Follicular dendritic cells productively infected with immunodeficiency viruses transmit infection to T cells
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Colleges, School and Institutes
Lymphoid organs have been proposed to function as the major reservoir for the human immunodeficiency virus type 1 (HIV-1). Within lymphatic tissues germinal centers represent foci of rapidly proliferating B cells governed by the interaction between B and T cells and follicular dendritic cells (FDC). Accumulating evidence suggests an important role of FDC in the pathophysiology of the acquired immunodeficiency syndrome. Direct proof for the infectibility of FDC with HIV-1 has been lacking until recently when we were able to demonstrate a CD4-independent infection of FDC in vitro. Here we report that in vitro HIV-1-infected human FDC do not only contain proviral DNA, but also produce the virus, and transmit the infection to T cells. Furthermore, electron microscopical studies on ex vivo isolated FDC from simian immunodeficiency virus (SIV)-infected rhesus monkeys revealed typical virus budding. In addition, FDC from SIV-infected rhesus monkeys transmitted the infection to T cells in vitro. Due to this central role within the immune response FDC may serve as preferential targets for HIV both by trapping of virions on their surfaces and by productive infection. During disease FDC become productively infected and may, thus, be regarded as crucial elements in viral dissemination.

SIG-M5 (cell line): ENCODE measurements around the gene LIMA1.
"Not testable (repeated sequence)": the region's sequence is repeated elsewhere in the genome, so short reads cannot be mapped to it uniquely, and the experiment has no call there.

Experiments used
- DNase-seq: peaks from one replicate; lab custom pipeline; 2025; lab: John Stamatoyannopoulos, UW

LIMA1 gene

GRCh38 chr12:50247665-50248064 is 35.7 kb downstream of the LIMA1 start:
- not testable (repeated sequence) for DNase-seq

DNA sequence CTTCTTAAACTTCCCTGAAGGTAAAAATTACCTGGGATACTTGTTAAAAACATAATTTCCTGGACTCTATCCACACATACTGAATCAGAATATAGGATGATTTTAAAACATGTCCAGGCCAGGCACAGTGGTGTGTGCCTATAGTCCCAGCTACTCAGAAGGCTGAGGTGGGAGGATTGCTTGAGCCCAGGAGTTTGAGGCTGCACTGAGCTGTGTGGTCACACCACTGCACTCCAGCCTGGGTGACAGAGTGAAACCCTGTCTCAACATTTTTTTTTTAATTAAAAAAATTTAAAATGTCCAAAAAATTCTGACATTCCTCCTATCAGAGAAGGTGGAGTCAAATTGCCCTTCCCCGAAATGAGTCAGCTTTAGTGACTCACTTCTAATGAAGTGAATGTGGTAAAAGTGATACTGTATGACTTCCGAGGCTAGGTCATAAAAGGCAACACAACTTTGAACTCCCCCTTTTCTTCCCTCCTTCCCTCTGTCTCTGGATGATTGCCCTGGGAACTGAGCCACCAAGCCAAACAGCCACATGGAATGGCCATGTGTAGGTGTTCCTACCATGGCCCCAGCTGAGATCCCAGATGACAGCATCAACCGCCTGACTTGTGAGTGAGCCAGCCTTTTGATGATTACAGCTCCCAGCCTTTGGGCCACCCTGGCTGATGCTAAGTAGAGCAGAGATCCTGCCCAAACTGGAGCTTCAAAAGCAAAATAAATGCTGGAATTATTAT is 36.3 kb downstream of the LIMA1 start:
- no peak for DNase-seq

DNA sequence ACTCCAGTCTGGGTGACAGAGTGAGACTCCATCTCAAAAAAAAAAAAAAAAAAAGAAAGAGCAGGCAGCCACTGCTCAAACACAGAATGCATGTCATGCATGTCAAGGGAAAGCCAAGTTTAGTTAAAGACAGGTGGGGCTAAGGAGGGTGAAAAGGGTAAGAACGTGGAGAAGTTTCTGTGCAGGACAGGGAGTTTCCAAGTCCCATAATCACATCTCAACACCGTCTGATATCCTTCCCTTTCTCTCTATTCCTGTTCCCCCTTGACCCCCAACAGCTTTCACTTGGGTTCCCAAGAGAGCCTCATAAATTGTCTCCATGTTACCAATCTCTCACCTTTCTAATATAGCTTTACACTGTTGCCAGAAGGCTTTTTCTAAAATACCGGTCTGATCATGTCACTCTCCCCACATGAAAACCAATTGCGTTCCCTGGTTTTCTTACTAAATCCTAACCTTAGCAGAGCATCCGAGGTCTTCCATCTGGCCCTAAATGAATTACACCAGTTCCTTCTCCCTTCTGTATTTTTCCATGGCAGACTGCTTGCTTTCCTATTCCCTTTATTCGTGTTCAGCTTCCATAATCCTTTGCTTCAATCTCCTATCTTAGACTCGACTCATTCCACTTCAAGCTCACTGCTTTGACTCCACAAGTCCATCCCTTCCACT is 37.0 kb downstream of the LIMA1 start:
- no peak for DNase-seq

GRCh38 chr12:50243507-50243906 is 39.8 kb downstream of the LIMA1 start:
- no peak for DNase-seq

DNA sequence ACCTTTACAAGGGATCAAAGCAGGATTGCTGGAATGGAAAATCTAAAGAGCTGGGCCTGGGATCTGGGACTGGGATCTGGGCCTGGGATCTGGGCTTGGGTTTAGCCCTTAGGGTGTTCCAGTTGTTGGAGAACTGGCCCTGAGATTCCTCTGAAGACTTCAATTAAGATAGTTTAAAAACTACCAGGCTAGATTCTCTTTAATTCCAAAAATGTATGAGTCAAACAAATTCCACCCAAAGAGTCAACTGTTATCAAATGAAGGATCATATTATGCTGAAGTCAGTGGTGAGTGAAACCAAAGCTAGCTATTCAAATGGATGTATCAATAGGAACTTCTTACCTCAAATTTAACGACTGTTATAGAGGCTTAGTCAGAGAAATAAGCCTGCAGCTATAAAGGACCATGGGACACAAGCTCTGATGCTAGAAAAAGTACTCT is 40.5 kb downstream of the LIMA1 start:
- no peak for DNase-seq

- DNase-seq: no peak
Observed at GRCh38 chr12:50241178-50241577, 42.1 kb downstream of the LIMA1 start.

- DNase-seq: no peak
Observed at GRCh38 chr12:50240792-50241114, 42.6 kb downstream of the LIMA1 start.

|Number of pages||6|
|Journal||FEMS Immunology and Medical Microbiology|
|Publication status||Published - Oct 1995|
- Dendritic Cells, Animals, Cells, Cultured, Humans, Palatine Tonsil, Macaca mulatta, Flow Cytometry, Lymph Nodes, HIV-1, Simian immunodeficiency virus, CD4-Positive T-Lymphocytes